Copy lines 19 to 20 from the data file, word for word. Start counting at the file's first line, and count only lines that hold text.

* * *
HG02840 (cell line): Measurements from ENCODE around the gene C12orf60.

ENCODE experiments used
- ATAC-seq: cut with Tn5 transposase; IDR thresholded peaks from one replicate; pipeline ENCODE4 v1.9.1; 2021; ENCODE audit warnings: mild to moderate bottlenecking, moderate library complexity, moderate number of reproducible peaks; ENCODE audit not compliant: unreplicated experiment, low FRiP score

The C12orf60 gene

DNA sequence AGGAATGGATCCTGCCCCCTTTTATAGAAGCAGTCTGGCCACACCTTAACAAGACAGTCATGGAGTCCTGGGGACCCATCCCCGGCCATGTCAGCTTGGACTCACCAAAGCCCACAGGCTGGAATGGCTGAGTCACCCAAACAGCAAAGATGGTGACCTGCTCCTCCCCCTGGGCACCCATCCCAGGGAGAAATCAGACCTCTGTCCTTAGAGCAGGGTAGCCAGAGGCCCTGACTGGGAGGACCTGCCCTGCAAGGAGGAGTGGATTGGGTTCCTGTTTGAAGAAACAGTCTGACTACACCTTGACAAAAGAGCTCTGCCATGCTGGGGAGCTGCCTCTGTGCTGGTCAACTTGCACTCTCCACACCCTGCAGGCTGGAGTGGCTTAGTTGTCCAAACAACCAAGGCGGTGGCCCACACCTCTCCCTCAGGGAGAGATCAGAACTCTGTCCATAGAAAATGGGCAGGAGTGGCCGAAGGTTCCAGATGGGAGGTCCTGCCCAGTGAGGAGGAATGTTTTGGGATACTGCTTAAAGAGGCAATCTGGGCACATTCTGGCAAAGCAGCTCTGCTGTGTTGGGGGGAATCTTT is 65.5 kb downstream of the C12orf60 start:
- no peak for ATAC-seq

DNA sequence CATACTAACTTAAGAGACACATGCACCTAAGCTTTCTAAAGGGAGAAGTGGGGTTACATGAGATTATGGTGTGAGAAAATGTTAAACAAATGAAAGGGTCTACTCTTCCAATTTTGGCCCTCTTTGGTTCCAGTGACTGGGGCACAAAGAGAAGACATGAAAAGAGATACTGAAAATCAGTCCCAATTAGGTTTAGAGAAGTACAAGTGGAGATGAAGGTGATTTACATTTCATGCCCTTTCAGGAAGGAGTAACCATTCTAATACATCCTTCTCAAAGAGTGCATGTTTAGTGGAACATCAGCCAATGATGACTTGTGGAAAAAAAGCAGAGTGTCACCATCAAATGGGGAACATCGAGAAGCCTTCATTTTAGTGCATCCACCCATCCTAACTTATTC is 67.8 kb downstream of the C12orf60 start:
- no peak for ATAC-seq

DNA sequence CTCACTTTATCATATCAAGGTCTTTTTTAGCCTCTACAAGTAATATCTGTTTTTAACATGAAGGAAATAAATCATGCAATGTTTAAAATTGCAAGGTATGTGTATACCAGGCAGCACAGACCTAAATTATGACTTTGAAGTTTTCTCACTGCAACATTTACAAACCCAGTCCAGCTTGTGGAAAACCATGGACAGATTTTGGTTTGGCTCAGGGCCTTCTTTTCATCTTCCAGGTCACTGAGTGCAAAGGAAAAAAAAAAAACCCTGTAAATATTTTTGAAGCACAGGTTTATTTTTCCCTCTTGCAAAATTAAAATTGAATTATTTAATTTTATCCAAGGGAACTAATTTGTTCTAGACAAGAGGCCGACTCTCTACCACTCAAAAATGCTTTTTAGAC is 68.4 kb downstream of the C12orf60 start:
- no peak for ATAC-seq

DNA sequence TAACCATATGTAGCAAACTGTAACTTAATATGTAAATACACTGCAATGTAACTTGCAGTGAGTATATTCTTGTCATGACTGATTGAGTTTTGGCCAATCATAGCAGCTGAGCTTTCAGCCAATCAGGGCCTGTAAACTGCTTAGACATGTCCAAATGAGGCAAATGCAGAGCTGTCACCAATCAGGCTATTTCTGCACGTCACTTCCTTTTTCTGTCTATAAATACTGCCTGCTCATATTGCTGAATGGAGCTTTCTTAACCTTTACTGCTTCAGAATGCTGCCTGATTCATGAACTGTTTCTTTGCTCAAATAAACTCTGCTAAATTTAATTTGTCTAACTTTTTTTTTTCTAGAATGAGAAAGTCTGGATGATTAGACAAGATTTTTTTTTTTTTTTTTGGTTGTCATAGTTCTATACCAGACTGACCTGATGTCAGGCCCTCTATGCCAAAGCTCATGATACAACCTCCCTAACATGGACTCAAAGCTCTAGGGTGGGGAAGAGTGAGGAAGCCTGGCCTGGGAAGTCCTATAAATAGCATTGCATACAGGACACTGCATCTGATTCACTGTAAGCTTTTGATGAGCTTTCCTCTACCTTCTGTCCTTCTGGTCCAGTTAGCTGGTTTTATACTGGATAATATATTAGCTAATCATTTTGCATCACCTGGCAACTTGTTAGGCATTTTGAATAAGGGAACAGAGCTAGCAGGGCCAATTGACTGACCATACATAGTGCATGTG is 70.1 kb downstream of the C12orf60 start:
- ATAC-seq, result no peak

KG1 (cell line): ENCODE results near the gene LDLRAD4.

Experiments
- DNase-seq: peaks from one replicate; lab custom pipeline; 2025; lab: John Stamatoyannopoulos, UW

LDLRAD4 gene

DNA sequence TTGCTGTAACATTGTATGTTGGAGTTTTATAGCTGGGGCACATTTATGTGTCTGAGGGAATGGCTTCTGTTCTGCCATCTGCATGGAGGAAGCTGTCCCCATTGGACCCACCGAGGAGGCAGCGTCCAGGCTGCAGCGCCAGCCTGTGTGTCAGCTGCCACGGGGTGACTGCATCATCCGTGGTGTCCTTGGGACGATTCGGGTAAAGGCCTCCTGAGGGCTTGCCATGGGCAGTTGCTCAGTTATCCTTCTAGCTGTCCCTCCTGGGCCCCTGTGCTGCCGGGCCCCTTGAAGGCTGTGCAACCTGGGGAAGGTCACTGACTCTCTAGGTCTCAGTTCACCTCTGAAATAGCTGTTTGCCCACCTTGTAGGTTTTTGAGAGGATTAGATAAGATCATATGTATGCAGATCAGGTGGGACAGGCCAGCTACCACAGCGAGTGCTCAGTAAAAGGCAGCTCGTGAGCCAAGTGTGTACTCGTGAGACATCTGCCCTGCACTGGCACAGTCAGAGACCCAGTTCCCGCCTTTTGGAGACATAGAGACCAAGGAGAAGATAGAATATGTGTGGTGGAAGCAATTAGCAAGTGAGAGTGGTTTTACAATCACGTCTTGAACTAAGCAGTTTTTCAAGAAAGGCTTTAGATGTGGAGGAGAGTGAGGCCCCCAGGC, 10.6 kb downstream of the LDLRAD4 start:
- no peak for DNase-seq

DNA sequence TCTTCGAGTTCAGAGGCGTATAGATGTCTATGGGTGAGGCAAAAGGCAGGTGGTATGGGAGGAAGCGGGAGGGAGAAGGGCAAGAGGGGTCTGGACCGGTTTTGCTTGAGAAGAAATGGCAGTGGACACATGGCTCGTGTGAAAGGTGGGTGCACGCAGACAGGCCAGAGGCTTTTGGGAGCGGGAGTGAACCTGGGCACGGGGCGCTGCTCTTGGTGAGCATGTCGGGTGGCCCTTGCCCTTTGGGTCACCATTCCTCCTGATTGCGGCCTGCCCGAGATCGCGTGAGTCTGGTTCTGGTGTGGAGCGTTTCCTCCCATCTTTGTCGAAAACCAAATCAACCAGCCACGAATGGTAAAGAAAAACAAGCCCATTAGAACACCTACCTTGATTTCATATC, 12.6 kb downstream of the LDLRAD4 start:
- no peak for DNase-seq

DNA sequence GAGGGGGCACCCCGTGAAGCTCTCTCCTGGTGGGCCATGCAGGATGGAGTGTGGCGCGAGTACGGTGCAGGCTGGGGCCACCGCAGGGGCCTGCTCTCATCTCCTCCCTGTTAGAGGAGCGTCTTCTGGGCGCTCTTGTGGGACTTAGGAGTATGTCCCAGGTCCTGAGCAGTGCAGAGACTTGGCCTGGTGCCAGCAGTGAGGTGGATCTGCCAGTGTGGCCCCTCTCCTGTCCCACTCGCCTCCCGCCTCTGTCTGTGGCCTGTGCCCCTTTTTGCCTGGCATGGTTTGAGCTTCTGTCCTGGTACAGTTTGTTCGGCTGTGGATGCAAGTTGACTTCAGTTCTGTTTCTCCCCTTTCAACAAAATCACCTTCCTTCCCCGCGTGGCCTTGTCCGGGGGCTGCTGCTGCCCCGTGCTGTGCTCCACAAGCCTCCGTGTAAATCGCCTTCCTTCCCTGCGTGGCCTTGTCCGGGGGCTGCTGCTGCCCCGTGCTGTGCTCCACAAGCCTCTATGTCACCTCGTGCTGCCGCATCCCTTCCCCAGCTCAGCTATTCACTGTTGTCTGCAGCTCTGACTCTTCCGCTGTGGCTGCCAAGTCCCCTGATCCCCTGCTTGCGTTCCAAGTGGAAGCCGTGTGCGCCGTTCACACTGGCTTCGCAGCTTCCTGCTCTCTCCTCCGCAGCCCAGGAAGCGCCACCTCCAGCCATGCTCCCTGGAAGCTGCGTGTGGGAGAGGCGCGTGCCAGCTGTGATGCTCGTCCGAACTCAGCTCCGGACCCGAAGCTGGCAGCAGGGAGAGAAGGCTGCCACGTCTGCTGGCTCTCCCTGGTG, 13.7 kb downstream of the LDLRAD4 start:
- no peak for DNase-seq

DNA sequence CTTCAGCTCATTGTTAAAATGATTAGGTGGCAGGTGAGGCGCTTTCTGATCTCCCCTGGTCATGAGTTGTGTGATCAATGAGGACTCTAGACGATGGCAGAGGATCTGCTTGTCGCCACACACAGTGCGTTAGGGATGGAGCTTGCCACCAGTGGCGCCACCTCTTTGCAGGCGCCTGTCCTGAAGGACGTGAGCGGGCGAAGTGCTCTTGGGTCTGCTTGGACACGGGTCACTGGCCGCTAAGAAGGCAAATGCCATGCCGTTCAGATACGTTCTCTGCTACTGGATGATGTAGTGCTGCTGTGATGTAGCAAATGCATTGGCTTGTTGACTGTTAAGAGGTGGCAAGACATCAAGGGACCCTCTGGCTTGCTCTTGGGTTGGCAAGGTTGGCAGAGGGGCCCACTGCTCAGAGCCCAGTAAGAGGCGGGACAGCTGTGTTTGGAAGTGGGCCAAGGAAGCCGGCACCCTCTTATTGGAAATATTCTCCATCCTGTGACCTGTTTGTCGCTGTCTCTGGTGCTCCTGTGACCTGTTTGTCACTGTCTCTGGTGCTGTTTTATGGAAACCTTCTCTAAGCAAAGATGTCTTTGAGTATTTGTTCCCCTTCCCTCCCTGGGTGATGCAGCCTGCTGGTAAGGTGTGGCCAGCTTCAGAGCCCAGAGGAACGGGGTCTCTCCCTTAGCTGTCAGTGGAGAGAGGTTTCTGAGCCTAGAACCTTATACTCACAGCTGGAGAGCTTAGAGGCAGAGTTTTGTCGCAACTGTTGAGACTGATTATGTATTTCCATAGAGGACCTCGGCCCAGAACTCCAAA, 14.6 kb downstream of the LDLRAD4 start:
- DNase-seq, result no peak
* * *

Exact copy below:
DNA sequence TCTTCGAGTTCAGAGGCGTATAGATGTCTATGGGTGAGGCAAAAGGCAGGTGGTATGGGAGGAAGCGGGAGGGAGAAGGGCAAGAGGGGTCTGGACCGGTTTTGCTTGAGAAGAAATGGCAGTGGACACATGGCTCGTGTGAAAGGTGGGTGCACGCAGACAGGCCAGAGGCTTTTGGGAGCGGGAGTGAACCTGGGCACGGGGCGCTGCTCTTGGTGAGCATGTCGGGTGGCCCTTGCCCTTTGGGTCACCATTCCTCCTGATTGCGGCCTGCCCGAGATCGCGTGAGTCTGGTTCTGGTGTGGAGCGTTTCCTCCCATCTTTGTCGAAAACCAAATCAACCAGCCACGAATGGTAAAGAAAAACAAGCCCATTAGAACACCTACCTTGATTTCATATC, 12.6 kb downstream of the LDLRAD4 start:
- no peak for DNase-seq